Lester: Lack of talks don't mean I won't return to Sox

Lester: Lack of talks don't mean I won't return to Sox
July 24, 2014, 12:15 pm
Share This Post

TORONTO -- The announcements from Red Sox principal owner John Henry and team president Larry Lucchino that the team doesn't intend to re-start contract talks with potential free agent pitcher Jon Lester until after the season is over didn't take Lester himself by surprise.

It is, after all, what Lester wanted. And Lester emphasized that when the talks take place won't impact his chances of re-signing with the Red Sox, noting: "Just because we wait until the end of the season doesn't mean I won't be back.''

Lester spoke Thursday morning at Rogers Centre, hours after Lucchino told WEEI Radio that talks were on hold until after the season. On Wednesday, Henry said the same thing in an e-mail to the Boston Herald.

"I guess it's news because they said it,'' said Lester Thursday morning. "It's not news to me. We've talked about that and it's been kind of established. Maybe we now it puts it to rest, I guess. I don't know. Maybe it takes some of the stuff off my shoulders as far as questions, but it's nothing new. I think that's the point behind it -- just putting it to rest.''

Lester said he hasn't had any contact with ownership "recently'' and is unclear why Lucchino and Henry felt the need to make publc statements about negotiations being tabled.

"I don't know why they're saying it now,'' he said.

Asked if the announcements impact Lester's chances of staying with the Red Sox beyond this season, he said: "Not in my mind. I know that's been [part] of some of the conversations we've had with them, just trying to reiterate, 'Look, this doesn't change anything.' I just don't want to it to be a distraction. People know how things get, especially around here.

"The last thing, especially with (the trade deadline) next week and us needing to play well and get out [of last place], it's just not something that needs to be talked about or in the forefront of the plans right now. We need to play better baseball and win and that should be the focus right now.''

Lester said there was no thought given to using the All-Star break as a window to revisit talks.

"We've talked to them and established that we want to just put it off until the end of the season,'' said Lester. "We've talked to them, they've understood. I don't think three days can get something done. We had two months in spring training and we couldn't get it done, so I don't think three days would really help.

"We just told them now is not the right time. [It's] too big a distraction, too much to worry about. We need to worry about [winning] and that only. It's nice that John and Larry said that and I appreciate that. Maybe it will put it to rest now for a little while.''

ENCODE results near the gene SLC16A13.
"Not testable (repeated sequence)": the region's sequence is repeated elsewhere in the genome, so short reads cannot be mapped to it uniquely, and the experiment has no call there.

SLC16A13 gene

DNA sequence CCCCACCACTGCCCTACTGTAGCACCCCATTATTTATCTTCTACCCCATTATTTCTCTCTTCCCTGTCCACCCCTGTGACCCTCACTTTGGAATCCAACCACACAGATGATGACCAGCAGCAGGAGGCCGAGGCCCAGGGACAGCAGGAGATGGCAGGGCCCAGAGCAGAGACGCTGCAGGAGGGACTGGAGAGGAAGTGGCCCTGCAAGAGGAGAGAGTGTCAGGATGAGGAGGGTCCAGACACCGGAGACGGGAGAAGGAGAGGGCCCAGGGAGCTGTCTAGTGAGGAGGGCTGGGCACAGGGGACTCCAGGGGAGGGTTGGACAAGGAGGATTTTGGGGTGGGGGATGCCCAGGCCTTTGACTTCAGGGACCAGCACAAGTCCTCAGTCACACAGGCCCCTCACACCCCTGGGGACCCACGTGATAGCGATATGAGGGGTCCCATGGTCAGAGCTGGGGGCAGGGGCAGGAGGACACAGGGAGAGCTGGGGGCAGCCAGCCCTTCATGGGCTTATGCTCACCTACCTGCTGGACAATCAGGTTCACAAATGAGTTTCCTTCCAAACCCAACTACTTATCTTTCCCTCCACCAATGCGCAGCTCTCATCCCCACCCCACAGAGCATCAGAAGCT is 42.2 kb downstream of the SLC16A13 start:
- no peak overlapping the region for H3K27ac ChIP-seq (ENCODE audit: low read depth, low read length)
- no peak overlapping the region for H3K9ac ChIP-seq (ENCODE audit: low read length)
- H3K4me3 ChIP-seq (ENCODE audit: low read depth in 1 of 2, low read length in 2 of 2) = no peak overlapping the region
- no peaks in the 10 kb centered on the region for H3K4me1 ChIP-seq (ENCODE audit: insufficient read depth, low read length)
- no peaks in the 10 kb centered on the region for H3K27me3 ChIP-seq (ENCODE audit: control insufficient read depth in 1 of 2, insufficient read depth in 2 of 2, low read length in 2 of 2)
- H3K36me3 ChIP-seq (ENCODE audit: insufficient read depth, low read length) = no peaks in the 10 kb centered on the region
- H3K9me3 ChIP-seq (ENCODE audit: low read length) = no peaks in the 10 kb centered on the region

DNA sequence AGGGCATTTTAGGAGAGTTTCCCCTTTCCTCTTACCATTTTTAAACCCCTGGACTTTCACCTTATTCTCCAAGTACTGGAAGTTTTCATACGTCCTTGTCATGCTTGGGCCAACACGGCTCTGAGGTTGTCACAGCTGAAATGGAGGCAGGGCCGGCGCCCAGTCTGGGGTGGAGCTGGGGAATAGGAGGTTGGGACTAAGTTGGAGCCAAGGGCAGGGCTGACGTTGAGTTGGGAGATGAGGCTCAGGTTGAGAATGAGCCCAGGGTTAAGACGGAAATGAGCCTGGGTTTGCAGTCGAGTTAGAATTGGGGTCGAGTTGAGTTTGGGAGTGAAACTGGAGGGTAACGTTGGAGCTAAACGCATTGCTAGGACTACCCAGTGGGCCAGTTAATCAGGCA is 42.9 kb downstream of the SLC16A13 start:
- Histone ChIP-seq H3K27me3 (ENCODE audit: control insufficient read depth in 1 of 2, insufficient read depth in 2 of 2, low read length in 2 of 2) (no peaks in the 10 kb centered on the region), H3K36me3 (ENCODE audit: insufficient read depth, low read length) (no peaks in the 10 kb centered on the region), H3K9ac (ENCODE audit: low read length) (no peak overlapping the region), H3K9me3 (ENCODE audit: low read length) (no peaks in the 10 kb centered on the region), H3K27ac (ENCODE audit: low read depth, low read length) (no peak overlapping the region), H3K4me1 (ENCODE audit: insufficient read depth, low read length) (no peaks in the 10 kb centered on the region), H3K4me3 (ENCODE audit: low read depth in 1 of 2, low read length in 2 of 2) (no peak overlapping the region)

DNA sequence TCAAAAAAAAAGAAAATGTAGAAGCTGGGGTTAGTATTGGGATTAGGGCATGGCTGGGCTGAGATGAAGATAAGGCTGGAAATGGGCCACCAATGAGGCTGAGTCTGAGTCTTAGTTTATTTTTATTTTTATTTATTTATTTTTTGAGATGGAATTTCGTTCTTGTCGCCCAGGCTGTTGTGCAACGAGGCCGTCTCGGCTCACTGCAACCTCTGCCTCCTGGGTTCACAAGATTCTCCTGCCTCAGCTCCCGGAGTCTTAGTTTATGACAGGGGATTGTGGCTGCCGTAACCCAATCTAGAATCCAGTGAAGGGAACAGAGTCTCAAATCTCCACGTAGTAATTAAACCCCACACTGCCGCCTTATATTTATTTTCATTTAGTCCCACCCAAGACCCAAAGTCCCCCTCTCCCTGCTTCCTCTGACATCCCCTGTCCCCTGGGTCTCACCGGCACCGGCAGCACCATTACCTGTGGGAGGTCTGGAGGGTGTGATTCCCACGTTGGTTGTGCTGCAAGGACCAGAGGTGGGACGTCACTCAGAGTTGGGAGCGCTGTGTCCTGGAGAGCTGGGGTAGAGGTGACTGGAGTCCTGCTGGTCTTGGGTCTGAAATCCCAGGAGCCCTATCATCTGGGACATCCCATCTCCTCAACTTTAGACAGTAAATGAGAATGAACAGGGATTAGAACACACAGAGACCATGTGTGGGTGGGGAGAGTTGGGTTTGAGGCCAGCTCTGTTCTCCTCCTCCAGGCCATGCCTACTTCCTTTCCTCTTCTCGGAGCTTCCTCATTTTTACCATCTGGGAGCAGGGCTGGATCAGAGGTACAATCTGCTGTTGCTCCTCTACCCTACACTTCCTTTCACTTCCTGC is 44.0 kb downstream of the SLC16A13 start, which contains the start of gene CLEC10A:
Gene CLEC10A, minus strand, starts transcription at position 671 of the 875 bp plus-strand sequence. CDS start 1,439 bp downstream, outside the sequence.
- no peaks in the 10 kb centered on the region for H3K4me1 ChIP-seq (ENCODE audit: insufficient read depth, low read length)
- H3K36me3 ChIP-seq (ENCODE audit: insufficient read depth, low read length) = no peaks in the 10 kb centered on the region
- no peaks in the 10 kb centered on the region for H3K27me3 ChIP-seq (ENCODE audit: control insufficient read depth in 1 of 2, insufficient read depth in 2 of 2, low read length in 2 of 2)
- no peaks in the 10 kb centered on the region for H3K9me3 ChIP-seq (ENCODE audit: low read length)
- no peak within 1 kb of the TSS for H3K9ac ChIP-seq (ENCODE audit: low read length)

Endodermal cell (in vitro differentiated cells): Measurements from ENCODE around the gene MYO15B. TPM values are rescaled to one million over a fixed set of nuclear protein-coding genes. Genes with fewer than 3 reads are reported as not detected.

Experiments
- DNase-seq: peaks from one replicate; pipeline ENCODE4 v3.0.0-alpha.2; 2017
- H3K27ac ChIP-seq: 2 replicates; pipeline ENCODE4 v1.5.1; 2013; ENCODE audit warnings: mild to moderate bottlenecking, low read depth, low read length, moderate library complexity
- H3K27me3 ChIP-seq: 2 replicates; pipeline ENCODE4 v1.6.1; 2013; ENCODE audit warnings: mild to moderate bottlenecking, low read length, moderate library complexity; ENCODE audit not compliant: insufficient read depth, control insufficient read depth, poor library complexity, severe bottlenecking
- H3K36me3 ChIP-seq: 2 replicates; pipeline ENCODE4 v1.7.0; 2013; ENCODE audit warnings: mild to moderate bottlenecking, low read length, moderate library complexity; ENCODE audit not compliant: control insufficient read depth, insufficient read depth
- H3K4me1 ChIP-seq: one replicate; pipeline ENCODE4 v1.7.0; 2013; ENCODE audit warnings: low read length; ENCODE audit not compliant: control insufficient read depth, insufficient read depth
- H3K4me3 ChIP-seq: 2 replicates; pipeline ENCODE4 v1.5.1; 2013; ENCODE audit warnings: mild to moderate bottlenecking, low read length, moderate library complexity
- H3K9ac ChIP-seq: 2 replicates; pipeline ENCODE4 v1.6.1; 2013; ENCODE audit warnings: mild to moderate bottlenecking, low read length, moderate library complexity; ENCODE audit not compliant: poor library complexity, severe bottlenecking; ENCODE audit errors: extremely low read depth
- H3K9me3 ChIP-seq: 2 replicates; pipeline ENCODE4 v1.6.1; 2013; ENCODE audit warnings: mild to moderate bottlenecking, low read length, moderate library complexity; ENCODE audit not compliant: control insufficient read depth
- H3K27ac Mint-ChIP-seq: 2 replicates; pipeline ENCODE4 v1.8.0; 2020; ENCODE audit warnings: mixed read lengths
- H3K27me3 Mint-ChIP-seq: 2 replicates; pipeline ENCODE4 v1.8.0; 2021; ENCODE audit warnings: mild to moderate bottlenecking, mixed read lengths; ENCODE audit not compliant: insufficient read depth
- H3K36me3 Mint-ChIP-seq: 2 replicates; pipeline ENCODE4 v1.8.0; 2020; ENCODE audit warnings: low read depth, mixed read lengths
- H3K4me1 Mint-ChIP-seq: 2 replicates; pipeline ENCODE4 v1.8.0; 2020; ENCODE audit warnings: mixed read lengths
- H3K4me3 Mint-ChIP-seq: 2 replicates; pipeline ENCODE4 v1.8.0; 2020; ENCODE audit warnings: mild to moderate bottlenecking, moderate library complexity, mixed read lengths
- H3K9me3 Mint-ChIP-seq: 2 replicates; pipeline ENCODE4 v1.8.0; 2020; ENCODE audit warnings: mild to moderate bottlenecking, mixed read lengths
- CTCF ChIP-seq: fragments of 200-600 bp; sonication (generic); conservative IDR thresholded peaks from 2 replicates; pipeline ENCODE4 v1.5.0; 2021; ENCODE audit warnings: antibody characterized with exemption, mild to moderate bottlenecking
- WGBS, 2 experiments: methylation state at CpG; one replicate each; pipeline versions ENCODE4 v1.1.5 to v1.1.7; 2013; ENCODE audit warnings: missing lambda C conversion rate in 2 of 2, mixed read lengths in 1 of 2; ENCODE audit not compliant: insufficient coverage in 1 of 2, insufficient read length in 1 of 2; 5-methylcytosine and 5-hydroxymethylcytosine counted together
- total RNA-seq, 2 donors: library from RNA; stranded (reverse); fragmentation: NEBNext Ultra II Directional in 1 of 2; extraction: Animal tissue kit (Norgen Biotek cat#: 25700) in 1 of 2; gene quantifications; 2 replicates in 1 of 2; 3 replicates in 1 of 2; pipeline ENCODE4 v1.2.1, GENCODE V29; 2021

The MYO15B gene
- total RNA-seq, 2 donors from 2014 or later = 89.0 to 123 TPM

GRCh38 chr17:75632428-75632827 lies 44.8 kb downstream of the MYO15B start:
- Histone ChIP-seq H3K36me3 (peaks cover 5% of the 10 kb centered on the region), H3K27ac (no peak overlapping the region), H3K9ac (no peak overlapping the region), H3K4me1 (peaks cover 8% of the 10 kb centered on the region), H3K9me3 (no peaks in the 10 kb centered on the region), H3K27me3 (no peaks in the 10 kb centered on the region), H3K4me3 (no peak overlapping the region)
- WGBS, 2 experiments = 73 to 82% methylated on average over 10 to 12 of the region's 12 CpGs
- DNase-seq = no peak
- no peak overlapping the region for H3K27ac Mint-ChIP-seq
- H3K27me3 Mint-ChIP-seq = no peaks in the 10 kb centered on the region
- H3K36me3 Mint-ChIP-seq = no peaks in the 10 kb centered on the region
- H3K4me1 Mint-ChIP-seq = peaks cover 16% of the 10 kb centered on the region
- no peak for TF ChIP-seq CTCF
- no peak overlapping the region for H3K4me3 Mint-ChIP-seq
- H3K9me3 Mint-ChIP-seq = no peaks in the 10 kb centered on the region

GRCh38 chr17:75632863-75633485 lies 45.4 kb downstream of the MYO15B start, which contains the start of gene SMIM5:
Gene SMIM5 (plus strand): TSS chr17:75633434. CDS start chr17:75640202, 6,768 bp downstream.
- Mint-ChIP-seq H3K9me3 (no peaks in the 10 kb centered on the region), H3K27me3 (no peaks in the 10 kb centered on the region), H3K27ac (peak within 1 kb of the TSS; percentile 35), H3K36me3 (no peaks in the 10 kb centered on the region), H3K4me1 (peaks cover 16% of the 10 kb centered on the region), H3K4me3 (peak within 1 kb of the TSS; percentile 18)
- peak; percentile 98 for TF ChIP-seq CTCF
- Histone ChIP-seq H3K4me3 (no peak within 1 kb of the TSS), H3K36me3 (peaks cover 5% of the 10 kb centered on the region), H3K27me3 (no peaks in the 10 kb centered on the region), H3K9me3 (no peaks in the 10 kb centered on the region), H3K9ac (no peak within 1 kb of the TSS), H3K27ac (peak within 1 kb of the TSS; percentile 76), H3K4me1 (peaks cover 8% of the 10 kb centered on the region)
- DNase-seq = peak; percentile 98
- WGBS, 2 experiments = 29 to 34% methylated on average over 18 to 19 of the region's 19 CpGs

Lester added that being unsigned with two months left in the season hasn't changed his mind about wanting to remain with the Sox.

''I don't think it's gone bad,'' he said. "I know it's hard for people to believe just because they're not in the room or they're not on the phone with these guys and not getting reports back from my agents. [Conversations with the team have] been positive . . . but, like I said, during the season is not the right time to talk about years or money.

"We left spring training shaking hands and saying, 'Hey, let's go win another World Series.' There were no hard feelings. People badmouth their offer (four years, $70 million) -- it's an offer. Like Larry said, it's a reference point to start. It didn't hurt my feelings. I understand the business side of it. [Not being signed on] Opening Day didn't change anything about how I feel about the Red Sox and the organization. Just because we wait until the end of the season doesn't mean I won't be back.''

Lester is enjoying perhaps his finest season with a 10-7 record and a 2.50 ERA. Over his last seven starts, Lester is 4-0 with an 0.85 ERA, evidence his uncertain contractual status hasn't been a distraction.

"That doesn't surprise me,'' he said. "I know how to handle things pretty well. I'm pretty even-keeled when it comes to everyday life. Obviously, out on the mound I'm a little bit more emotional. But [being at the ballpark] is my safe haven. I've got the guys and I'm not thinking about it.

"We're doing this, worrying about winning and playing good baseball. Then, on the days I pitch, I'm worried about that. I think the hardest part for me is the downtime. When you haven't seen family and friends for a while, they want to get caught up and it rehashes all that stuff. I think that's the hardest part -- being away from the field. Being here is easy. I've got plenty of other things to think about and that's not one of them.''